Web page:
Indoor Herb Garden
Learn which herbs are suitable for growing indoors
Growing herbs indoors can be fun and rewarding, especially when you get to eat the fruits of your labor. If you have a south-facing window with at least 4 hours of sun a day, you can grow many herbs successfully. Here are some of my indoor herb growing tips.
- As I said in my opening paragraph, you need a window that gets at least 4 hours of sunlight a day. South-facing windows are best, but east and west-facing windows can work as well. You also may need to switch windows depending on the season, so choose the window where the herbs seem to like it best.
- Choose a pot that is either plastic or glazed and that has good drainage. These pots will not dry out as quickly as clay pots might in the winter. You will also want saucers to place under the pots. This will allow any excess water to drain, and then you can dump it out easily. You never want the roots of a plant to sit in water for too long. When choosing the size of a pot, pick one that is a size or two larger than the pot the herb was originally grown in.
- Pick a potting soil that is organic and specifically for potted plants. See my recommendations below.
- Most herbs like temperatures of 65-70 degrees F during the day and 55-60 degrees F at night. Basil is the one exception. It prefers temperatures in the 70s all the time. If your herbs are sitting on a windowsill, make sure the leaves are not touching the cold window, as this could put the plant in shock.
- Plants that are grown indoors, generally grow slower than plants grown outdoors, so you can keep fertilizer to a minimum. If you are harvesting leaves from your herbs often, then it would be wise to fertilize once a month with a slow release organic fertilizer and every two weeks with a liquid fertilizer such as fish emulsion. See my recommendations below. Fertilizing regularly will also improve the flavor.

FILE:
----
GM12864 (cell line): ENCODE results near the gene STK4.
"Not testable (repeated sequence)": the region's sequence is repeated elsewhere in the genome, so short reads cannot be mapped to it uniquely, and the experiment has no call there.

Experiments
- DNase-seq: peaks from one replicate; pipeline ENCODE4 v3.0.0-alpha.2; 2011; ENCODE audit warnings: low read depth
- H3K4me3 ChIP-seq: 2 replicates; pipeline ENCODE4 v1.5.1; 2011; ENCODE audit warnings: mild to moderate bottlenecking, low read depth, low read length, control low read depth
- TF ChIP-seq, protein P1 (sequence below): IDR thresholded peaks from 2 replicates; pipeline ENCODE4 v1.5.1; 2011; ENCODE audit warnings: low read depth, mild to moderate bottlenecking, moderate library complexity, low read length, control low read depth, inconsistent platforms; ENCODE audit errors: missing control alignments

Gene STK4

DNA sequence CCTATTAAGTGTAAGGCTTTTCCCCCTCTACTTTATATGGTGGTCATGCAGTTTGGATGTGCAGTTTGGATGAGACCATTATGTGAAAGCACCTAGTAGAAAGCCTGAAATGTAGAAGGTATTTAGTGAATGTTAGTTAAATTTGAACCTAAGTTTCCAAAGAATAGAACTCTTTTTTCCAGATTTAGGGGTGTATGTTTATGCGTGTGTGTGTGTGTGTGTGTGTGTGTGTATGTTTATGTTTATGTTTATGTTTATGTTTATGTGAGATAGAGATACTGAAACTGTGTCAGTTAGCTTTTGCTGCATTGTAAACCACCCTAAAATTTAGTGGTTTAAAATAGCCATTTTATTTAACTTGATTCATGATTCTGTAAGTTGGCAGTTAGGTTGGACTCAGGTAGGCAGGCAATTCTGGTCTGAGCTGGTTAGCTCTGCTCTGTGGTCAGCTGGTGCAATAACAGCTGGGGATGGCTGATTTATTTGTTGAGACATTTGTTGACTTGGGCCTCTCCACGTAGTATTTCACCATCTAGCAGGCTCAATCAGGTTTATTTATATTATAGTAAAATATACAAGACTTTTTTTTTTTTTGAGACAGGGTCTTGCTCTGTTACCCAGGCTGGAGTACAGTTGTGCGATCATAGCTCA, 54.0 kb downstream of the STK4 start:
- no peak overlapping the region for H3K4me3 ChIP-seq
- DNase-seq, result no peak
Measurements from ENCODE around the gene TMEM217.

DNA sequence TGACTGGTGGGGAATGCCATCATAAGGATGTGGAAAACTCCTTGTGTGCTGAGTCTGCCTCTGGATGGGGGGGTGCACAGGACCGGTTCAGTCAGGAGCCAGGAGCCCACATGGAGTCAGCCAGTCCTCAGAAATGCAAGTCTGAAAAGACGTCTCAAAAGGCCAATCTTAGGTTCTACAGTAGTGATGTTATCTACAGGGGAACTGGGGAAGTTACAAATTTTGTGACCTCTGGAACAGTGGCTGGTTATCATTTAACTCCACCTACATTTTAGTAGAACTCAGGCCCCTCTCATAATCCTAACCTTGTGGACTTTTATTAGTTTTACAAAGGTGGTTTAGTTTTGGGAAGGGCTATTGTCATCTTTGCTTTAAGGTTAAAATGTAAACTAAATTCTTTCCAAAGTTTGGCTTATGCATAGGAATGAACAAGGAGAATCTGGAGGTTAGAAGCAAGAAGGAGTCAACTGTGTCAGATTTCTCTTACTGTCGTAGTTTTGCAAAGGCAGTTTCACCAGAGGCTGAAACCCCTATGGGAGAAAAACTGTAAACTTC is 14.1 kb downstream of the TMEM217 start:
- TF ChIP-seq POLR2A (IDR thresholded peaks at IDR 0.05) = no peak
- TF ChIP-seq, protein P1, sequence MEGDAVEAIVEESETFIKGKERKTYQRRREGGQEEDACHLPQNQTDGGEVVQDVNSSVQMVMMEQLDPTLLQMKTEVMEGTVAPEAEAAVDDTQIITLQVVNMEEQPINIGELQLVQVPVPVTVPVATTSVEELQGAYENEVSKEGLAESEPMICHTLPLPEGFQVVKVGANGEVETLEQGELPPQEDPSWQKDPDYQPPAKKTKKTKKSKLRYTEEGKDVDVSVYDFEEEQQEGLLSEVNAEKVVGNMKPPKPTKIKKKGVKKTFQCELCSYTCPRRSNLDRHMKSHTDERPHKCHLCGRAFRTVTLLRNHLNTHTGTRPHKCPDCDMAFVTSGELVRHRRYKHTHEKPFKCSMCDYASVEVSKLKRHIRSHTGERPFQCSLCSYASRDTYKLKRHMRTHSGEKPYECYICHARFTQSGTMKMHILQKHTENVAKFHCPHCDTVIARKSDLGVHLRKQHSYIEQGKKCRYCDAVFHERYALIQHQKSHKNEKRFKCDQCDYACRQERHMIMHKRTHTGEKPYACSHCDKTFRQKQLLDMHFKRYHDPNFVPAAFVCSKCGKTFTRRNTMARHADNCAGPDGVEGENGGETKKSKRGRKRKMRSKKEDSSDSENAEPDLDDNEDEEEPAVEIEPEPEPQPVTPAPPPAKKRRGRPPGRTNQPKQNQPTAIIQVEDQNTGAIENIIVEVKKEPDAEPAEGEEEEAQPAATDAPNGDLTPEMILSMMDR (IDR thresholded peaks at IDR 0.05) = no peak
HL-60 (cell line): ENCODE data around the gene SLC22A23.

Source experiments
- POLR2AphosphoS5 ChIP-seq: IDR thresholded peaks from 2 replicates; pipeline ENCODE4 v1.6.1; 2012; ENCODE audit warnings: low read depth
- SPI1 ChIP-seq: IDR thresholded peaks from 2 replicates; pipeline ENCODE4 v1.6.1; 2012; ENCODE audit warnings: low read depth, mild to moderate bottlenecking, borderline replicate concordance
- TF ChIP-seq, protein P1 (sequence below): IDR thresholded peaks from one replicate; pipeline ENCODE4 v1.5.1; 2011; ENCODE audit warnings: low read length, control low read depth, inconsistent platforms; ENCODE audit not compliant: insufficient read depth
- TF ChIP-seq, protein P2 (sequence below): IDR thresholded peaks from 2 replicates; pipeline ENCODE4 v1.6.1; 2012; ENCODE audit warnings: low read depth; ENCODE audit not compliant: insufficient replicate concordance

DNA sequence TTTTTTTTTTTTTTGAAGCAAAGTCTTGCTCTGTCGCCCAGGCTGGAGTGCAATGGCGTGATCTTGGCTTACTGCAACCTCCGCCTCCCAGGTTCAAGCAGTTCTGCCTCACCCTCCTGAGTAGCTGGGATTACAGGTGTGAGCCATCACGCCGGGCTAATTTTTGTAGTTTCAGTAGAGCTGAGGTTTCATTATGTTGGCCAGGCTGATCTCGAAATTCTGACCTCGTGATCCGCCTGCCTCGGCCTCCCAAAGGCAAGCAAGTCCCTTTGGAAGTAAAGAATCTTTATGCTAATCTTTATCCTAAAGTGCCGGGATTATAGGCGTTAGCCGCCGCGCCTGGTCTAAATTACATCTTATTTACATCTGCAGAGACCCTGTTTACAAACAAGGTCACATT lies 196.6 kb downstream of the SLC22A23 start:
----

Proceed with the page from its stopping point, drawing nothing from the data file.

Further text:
Here are some of my favorite herbs to grow indoors:
- Bay - grows very slowly, but is a reliable herb to grow in pots, indoors or outdoors.
- Chive - requires less light than most other herbs and packed full fo flavor.
- Greek Oregano - Needs a lot of light, but grows well indoors. Supplement with an indoor grow light, if needed.
- Marjoram - a little more forgiving when it comes to over-watering.
- Mint - very invasive and should always be grown in a pot. Since it does grow so well outdoors, it tends to do well indoors as well.
- Parsley - a slow grower, but tends to be reliable. Grow more than one pot so that you always have enough.
- Rosemary - must have supplemental lighting and needs to dry out between waterings. Subject to root rot when over-watered.
- Thyme - will probably need supplemental lighting, but worth trying to grow for the flavor it offers many dishes.
- Vietnamese Coriander - similar flavor to cilantro and easier to grow.